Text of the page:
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A new approach is needed to solve the unemployment crisis, says CDE

29th January 2020 BY: Simone Liedtke
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Development think tank, the Centre for Development and Enterprise (CDE), on Wednesday urged South Africa to consider “a new approach” to alleviate the country’s unemployment crisis, saying this should include actions to promote faster economic growth.

South Africa’s official unemployment rate is above 29%, but if the number of people who have given up looking for employment is included, the figure is much higher. Unemployment is also a significant challenge for the country’s youth.


A newly launched report, titled ‘Ten Million and Rising’, which was published by the CDE, shows that only 42% of adult South Africans work, marking a downward trajectory from the 46% in 2008.

Between 2008 and 2019, the number of people who want work but cannot find it or have given up looking, rose from 6.5-million to 10.3-million, with another 1 700 adults, on average, joining the labour market on a daily basis.


Of that 1 700, fewer than 500 find jobs, the report shows.

The situation is even more dire for people aged between 15 and 34. Between 2008 and 2019, the population of young people increased by 2.2-million but the number of employed persons fell by more than 500 000.

Because of this worsening situation, CDE executive director Ann Bernstein on Wednesday said the current approach to jobs “is not working and a new deal is long overdue”.

She referred to the report during a presentation, arguing that the unemployment crisis “is the deepest in the world” and has worsened “because government has failed to address [unemployment’s] underlying causes”.

These were identified as slow economic growth and labour market policies that discourage employers from hiring unskilled workers.

Bernstein said avoiding essential reforms, while focusing attention on ad hoc projects or special initiatives, “is not the answer”. Instead, she suggested that the focus be placed on what should be South Africa’s key task - the design, implementation and successful management of policy reform.

The problem has been exacerbated by years of neglect and inappropriate policies, Bernstein said, averring that “not all is lost”.

Significant progress in stimulating growth and increasing employment, if government were to adopt a package of realistic policies, could be made, she said.

For this to happen, certain conditions need to be met. “We have to grasp the depth and scale of the crisis, be honest about the causes and act with urgency to implement the necessary reforms,” Bernstein told delegates on Wednesday.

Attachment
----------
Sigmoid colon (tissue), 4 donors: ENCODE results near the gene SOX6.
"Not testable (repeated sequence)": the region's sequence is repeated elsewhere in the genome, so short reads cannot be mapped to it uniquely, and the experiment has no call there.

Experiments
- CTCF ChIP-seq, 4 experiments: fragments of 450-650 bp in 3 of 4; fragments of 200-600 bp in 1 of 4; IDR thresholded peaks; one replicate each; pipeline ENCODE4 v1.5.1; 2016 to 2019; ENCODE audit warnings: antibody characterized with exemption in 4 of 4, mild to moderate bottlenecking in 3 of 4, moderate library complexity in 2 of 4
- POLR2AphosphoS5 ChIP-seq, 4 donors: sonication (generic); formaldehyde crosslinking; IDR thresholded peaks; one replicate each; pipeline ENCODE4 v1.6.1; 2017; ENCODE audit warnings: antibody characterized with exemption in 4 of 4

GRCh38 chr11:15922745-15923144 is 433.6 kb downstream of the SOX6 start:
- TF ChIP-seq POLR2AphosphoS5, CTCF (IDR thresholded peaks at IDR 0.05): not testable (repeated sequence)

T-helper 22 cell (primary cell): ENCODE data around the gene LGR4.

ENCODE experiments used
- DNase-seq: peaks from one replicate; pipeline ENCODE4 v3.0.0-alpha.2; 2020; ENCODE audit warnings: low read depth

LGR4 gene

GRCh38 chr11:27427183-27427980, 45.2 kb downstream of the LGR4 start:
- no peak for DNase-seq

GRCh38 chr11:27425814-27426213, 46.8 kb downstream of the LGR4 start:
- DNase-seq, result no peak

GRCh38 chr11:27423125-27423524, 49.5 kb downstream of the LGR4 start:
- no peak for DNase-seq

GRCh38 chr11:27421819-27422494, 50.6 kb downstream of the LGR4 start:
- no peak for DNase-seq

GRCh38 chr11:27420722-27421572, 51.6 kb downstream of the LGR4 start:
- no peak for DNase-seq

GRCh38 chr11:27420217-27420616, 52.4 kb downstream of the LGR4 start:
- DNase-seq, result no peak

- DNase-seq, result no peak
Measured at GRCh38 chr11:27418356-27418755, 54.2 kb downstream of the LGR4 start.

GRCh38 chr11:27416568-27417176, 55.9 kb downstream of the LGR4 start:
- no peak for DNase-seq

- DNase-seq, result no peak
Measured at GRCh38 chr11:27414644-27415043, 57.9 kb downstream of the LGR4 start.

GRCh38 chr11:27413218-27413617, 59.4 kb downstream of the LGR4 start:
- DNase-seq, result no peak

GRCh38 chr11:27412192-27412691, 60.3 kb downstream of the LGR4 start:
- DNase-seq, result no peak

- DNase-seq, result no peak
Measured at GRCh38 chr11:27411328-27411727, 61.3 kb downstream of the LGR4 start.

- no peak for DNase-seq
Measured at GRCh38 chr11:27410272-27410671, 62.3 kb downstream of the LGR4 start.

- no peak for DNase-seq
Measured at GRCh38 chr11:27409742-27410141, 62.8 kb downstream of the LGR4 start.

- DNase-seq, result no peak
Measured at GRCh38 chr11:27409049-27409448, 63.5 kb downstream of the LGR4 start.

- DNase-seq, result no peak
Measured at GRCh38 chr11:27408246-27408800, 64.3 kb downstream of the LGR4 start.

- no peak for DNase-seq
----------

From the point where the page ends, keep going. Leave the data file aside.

She lamented the “impasse created by endless workshops, summits and National Economic Development and Labour Council (Nedlac) negotiations”.

It was widely recognised that unemployment was high because economic growth was low, added Bernstein, explaining that this was largely because governance had been so poor.

Three other factors are also especially important: South Africa’s “multi-generational failure” to educate its workforce, the spatial legacy of apartheid which imprisoned many in poverty traps and retarded urban growth, and many bad policy choices in the last two decades.

“If we are to have any chance of turning this crisis around, we will have to get the economy growing more quickly,” she said, adding that a range of difficult, but essential, reforms would be required to do so.

These reforms include securing more generating capacity, putting South Africa’s finances on a sustainable footing, tackling the skills crisis through fundamental reform of basic education and training, as well as encouraging as much skilled immigration as South Africa can attract.

Policies that undermine property rights must also be rolled back, Bernstein noted, adding that “government will have to rethink its attitude to business, the role of markets and the size of the State”.

Growth alone would not make for a job-rich economy, she warned, stating that urgent market reforms were required and would need to be calibrated to “avoid harming the living standards of existing workers while making possible the emergence of new labour-intensive activities that use lots of unskilled workers”.

The best route to an inclusive society and less poverty was to get as many people as possible into formal jobs, Bernstein averred, adding that “a low-income job is better than having no job at all”.

Reforms that would achieve this, she indicated, would include legal exemptions for small and new firms from collective bargaining agreements to which they are not party, while rebalancing collective bargaining to ensure small and new firms were better represented.

“The existing biases of industrial policy – which work in favour of capital-intensive firms – should be reversed, while the employment tax incentive should be expanded to include more workers and for a longer period.”

In effect, she said, this would make it easier for firms to get rid of employees during their probationary periods, which would help to de-risk the employment decision.

“Government has to change the terms of debate in the country on how to achieve faster growth and on what is required to build a more job-rich economy,” she said, adding that the definition of “workers” in South Africa had to include the unemployed.

“It’s time South Africa got serious about this devastating crisis,” said Bernstein, emphasising that treading “around the edges of difficult issues or avoiding them will not result in faster growth or more employment”. 

EDITED BY: Chanel de Bruyn Creamer Media Senior Deputy Editor Online